• Moldova is responding with utmost caution to Russia’s full-scale war against Ukraine since late February. The Moldovan leadership, which took over not long ago (see EDM, November 17, 2020 and July 13, 2021), is Western-oriented in every sense, deep faith included. But it lacks the means to adopt foreign, security and defense policies that would fully reflect the leadership’s commitment to the Western orientation. Vladimir Socor – The Jamestown Foundation – Moldova Keeps out of Russia-Ukraine Fray (Part One)
  • Ever since the collapse of the Soviet Union, Moscow has worried about maintaining transportation links with its non-contiguous exclave of Kaliningrad. These worries intensified when the two countries cutting Kaliningrad off from the rest of the Russian Federation (and Moscow-aligned Belarus)—Poland and Lithuania—became members of the North Atlantic Treaty Organization (NATO) and the European Union. Moreover, the conduct of Russian military exercises last fall spotlighted the Kremlin’s anxieties that, in the event of war, the West would at a minimum blockade Kaliningrad by sea and might even seize this heavily-fortified Russian outpost outright (see EDM, October 12, 2021 and November 2, 2021). Now, because of Putin’s war of aggression in Ukraine and the West’s sharp response, Moscow’s fears about its vulnerable links with Kaliningrad have reached a crescendo. And so the Russian authorities are taking a variety of steps, both defensive and offensive, to ensure that it will maintain supplies to and control of a region that historically was part of Germany but was annexed by the Soviet Union at the end of World War II. Paul Globe – The Jamestown Foundation – Moscow Preparing for Possible Blockade of Kaliningrad
  • After two weeks of Russia’s full-scale war against Ukraine, the majority of Russian society apparently still supports the aggression. Pro-government opinion poll organizations cheerfully report 71 percent backing for the “special operation” and 84 percent of Russians trusting their military (ЕADaily, March 6). The conclusions of independent sociologists, based on browsed social network content, suggest those figures are only somewhat inflated.  Kseniya Kirillova – The Jamestown Foundation – Putin Is Losing the War, but Russians Have Stockholm Syndrome
  • The five largest U.S. cloud service providers are taking action against Russia following the country’s invasion of neighboring nation Ukraine. The cloud giants—Amazon Web Services, Microsoft, Oracle, IBM and Google—host everything from government workloads to many of the global apps and services used by tens of millions of people each day within their data centers. Like most governments, major companies and other tech firms, the cloud providers are using their actions to condemn Russia’s invasion. Frank Konkel – Nextgov – U.S. Cloud Service Giants Take Action Against Russia
  • Pentagon officials will not send the advanced Patriot air-defense system to Ukraine, saying Thursday that U.S. forces would need to enter Ukraine to operate it, which is a non-starter for the Biden administration. The decision comes one day after U.S. officials rejected a proposal from Poland to have the United States and NATO transfer Polish MiG-29 fighter jets to Ukraine. Tara Copp, Marcus Weisgerber – Defense One – Why the US Won’t Give Patriot Interceptors to Ukraine
  • For more than two decades, U.S. military leaders have argued that a combination of stealth aircraft and missiles, combined with invisible electronic weapons, would be needed to defeat Russia’s sophisticated air defenses. But two weeks into Moscow’s invasion of Ukraine, Russian forces still don’t have control of the skies, allowing decades-old, non-stealthy, Ukrainian Air Force MiG and Sukhoi fighter jets to keep flying. Still, U.S. officials are hesitant to question the technical abilities of Russia’s surface-to-air missiles. Instead, they point to a slew of other factors that have allowed the Ukrainian military to blunt Moscow’s advances. They also point to Ukraine’s successful use of Russian-made weapons in their possession. Marcus Weisgerber – Defense One – US Officials Not Ready to Dismiss Russia’s Anti-Aircraft Missiles, Despite Shortcomings in Ukraine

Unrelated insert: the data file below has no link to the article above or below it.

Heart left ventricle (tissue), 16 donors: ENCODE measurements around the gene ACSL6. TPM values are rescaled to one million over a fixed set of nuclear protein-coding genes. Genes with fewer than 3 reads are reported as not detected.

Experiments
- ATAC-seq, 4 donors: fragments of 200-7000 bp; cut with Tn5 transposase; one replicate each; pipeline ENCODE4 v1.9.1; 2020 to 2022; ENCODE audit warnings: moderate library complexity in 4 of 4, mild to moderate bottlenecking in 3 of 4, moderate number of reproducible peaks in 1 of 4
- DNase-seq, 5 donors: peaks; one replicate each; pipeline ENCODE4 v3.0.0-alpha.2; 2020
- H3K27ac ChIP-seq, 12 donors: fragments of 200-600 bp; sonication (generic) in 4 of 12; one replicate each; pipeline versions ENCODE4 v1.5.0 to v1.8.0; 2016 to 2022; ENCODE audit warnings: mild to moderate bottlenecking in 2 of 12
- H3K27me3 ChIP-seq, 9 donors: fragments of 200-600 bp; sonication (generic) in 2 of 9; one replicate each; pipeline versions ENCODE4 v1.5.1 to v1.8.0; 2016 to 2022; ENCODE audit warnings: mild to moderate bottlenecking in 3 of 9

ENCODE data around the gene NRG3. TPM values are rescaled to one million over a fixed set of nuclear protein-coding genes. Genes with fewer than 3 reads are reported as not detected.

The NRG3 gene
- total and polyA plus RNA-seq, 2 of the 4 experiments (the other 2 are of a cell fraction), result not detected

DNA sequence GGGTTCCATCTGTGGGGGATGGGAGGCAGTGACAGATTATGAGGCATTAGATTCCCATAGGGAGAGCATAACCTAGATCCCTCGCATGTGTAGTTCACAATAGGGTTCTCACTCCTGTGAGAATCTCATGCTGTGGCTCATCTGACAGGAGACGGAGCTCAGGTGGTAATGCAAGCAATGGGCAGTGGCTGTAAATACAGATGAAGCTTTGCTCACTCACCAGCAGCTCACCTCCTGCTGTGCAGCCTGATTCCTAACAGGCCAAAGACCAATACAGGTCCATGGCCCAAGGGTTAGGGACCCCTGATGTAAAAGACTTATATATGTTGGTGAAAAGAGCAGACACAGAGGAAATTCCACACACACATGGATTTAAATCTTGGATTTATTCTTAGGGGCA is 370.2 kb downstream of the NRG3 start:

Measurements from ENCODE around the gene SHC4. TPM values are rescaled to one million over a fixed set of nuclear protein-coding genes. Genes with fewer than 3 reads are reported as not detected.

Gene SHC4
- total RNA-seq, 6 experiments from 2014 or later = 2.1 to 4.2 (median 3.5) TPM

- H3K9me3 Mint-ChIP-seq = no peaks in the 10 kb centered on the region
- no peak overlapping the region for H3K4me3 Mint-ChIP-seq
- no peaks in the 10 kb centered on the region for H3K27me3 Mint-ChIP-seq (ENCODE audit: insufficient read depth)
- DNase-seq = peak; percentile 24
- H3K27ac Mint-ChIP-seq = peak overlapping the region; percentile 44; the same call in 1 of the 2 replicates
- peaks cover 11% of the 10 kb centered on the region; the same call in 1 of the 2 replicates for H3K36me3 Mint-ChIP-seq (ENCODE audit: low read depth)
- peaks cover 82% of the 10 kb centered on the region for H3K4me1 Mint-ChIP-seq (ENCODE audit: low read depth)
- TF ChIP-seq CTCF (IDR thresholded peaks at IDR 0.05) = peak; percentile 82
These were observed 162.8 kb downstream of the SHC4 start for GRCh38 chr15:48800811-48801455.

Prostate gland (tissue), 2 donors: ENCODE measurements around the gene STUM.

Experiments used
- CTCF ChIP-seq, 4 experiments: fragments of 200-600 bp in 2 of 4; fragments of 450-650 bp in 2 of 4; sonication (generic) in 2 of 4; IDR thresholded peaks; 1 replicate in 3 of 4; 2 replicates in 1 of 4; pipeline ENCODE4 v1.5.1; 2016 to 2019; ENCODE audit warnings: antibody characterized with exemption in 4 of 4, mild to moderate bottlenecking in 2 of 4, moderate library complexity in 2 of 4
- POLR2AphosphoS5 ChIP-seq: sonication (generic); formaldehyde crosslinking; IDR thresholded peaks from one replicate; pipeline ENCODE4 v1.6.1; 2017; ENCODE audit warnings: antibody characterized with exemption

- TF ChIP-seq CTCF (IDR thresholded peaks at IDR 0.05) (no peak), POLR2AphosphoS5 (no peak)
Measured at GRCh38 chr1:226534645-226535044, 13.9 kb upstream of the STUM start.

• Almost immediately after Russian forces invaded Ukraine two weeks ago, Ukrainian president Volodymyr Zelenskyy began calling for NATO to implement a no-fly zone over his country to negate the effects of Russian airpower. It’s a call that NATO leaders have resisted. Why is Ukraine’s government so eager for a no-fly zone? And why are leaders in the United States and other NATO members so hesitant to undertake such a course of action? That’s the subject of this episode of the MWI Podcast. John Amble is joined by retired US Air Force Colonel Mike Pietrucha. A veteran aviator, he has directly relevant experience with no-fly zones—he was part of enforcing several of them over both northern and southern Iraq and in the former Yugoslavia in the 1990s. He shares his experiences and describes both the appeal and effectiveness of no-fly zones as a policy tool and the practical requirements and challenges of implementing them. He also explains what is required for no-fly zones to achieve their objectives and details the implications of declaring one in the airspace over Ukraine. – Modern War Institute – MWI Podcast: Understanding No-Fly Zones
  • Russia’s invasion of Ukraine has gone slower than many Western analysts anticipated. In some areas, Russian forces advanced up to 120 miles in the first two days before coming to a halt. In other areas, especially around Kharkiv, the Russian offensive failed right away. While some delays are the result of successful Ukrainian resistance, especially around Kharkiv, others are the result of logistical challenges encountered by the Russian army; some US officials have suggested that logistics are a “definite vulnerability” for Russia. – Modern War Institute – Russia’s Logistical Problems May Slow Down Russia’s Advance—But They Are Unlikely to Stop It – Modern War Institute